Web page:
Appropriating mundane objects and materials to create new meanings. Assimilating cultural and historical issues to address the present geopolitical situation. De-personalise the figure of the artist to promote a neutral and uniform social message. These are the main concerns and interests of the artists showcased in this exhibition entitled Extraction.
Peru has been a fervid cultural and creative reality where artists had the chance to create a prolific art production. Often considerably disregarded as an interesting art scene, Peruvian artists have recently gained much attention from international and institutional art environments, somehow extracting them from the somewhat anaesthetized local art scene.
Extraction, the fil rouge of this exhibition, aims on shedding light on a group of contemporary Peruvian artists that are gradually becoming the spokesmen of their nation and generation. Alberto Borea (b. 1979), Alberto Casari (b. 1954), Ishmael Randall Weeks (b.1976) and Jose Carlos (b. 1974) and Jose Luis Martinat (b. 1974) – are all Peruvian natives and artists devoting their creative energies to the social concerns of their country in this everlasting mission of exploiting art to promote social awareness and hopefully resolve a profound national rift.
Being all multimedia artists juggling across materials and objects within their work, re-contextualisation is a key part of their practice. The work of art can assume different shapes and meanings through the juxtaposition of objects to their newly developed meanings and values. Drawing from the social history of Peru as well as from the Pre-Columbian craftsmanship, the artists in this exhibition are able to address their history that is still paradoxically present.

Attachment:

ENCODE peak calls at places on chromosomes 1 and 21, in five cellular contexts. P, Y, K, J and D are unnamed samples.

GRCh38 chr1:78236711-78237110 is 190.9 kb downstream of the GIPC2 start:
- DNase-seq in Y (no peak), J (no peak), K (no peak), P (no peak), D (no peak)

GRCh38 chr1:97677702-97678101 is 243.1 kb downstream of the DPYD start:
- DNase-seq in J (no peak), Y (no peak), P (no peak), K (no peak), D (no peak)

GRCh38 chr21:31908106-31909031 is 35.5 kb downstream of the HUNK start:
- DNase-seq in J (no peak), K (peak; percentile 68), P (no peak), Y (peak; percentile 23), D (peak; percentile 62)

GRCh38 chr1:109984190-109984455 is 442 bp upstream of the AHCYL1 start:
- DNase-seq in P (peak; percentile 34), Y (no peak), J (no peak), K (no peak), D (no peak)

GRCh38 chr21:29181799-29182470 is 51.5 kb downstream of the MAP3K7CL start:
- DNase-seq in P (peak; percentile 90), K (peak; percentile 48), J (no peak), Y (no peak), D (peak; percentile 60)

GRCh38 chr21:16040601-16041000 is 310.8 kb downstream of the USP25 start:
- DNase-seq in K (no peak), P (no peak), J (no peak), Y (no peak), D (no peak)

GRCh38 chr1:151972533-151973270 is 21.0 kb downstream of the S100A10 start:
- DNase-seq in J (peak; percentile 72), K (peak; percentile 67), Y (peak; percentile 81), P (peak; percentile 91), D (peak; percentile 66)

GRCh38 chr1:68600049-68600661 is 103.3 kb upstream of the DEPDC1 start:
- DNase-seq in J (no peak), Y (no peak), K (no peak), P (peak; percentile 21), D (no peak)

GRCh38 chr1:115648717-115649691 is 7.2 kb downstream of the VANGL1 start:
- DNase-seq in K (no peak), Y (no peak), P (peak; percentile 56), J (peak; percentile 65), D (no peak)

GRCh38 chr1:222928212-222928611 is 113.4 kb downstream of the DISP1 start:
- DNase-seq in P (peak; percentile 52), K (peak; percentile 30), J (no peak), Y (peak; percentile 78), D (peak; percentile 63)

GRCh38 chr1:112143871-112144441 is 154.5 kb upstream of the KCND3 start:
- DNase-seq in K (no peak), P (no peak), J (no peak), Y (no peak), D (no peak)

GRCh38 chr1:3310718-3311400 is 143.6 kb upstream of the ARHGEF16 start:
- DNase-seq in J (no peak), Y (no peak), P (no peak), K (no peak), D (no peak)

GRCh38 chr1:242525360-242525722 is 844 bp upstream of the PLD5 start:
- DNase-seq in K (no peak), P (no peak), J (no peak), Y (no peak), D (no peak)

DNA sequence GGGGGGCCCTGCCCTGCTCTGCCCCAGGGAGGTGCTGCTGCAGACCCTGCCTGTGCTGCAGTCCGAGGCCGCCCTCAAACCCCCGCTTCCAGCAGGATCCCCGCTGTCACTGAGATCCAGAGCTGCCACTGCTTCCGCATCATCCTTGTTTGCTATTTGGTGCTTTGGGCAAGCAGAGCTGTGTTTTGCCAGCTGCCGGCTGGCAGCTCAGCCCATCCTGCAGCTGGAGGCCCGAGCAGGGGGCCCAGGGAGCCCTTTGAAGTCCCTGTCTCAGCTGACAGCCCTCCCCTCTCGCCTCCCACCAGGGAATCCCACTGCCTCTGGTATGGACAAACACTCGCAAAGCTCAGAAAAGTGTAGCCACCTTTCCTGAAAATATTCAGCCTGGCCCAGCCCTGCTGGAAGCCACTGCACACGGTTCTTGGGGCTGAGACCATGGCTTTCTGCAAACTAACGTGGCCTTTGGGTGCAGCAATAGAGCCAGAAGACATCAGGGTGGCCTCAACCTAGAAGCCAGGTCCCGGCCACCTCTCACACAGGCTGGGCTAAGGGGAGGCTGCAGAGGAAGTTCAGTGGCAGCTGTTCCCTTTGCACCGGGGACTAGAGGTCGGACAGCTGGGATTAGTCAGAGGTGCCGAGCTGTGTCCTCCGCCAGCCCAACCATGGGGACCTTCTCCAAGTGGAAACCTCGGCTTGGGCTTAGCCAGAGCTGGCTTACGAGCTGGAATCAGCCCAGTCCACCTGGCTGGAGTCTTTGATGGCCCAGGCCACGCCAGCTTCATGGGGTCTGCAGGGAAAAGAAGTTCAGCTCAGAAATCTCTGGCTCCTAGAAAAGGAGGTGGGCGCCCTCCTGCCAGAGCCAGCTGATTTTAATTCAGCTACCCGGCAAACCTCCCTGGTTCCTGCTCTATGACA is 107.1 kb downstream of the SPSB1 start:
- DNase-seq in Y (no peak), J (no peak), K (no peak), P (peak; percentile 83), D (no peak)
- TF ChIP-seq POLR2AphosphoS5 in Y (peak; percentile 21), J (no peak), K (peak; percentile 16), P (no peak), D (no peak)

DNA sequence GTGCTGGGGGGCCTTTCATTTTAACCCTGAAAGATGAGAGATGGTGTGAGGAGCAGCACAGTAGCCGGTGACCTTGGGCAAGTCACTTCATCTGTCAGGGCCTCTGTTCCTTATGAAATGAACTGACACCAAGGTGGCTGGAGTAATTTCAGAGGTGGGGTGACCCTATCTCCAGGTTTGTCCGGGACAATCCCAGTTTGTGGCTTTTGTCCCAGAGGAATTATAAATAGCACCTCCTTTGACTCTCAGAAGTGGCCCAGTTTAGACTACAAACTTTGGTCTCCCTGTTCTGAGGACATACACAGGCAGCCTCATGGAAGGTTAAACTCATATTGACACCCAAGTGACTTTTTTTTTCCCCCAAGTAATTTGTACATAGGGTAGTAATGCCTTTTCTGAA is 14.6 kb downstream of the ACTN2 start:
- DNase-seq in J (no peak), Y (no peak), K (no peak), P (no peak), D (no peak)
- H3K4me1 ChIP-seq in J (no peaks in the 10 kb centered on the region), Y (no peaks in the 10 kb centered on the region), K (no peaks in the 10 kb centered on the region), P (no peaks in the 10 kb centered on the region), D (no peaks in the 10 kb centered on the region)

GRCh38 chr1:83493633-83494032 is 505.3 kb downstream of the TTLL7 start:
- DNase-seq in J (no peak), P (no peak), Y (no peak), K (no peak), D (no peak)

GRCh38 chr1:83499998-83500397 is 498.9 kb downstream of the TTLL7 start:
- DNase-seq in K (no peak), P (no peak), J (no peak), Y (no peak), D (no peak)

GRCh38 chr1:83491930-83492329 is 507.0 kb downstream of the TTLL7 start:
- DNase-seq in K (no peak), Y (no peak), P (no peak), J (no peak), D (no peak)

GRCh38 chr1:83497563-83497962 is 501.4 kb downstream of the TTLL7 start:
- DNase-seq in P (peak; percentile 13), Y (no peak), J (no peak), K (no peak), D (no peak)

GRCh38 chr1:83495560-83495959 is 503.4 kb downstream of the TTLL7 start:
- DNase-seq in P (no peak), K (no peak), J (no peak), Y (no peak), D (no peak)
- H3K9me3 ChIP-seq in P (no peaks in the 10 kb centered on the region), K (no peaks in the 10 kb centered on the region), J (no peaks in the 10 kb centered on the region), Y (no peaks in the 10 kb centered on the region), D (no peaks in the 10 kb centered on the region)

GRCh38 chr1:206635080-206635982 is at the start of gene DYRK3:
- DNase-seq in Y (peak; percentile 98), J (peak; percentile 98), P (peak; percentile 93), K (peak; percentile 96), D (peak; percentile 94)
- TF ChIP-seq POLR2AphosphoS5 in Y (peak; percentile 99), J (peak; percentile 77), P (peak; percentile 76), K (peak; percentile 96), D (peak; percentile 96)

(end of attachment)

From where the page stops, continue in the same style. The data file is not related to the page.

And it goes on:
Back in the 16th century, Peru has been the protagonist of the Spanish crude colonial invasion that saw thousands of inhabitants being enslaved within what is known as the encomienda system. In fact, the Spanish Crown – the Conquistador – granted to a Spanish person – the Encomendero – a monopoly on the labour of a defined number of Peruvian natives from a particular local community with the intent of ensuring economic productivity, social and religious assimilation. The natives were taught Christian faith and Spanish language, obliging them to gradually lose their indigenous affiliation.
Beyond the clichés and beneath the stereotypes, a little has changed since then. The Spanish may have dedicated hundreds of years to re-establish their reputation since the bloodthirsty colonial era, but dramatic issues of slavery and human exploitation are unfortunately still a reality. Organised crime realities are appropriating local resources and existing materials to look for new profitable opportunities within the Peruvian territory. Indigenous tribes are enslaved, sold to rich miners to be the manpower of an illegal, sick economical system of resource extraction and consequent environmental pollution with dramatic effects on both the flora and fauna of the nation.
All of the above are only examples of the kind of extraction, both real and metaphorical that Peruvian locals have experienced throughout history. The artists in this exhibition are somehow trying to replicate such extraction activities from an artistic perspective hoping to elevate a past and present collapse into a virtuous and resilient social change. These ambitious artists appropriate often negative social dynamics of human labour exploitation as well as of resources misuse to bring about a social discourse that should be on everyone’s mouth but that is instead still hidden behind the curtain of unspoken realities.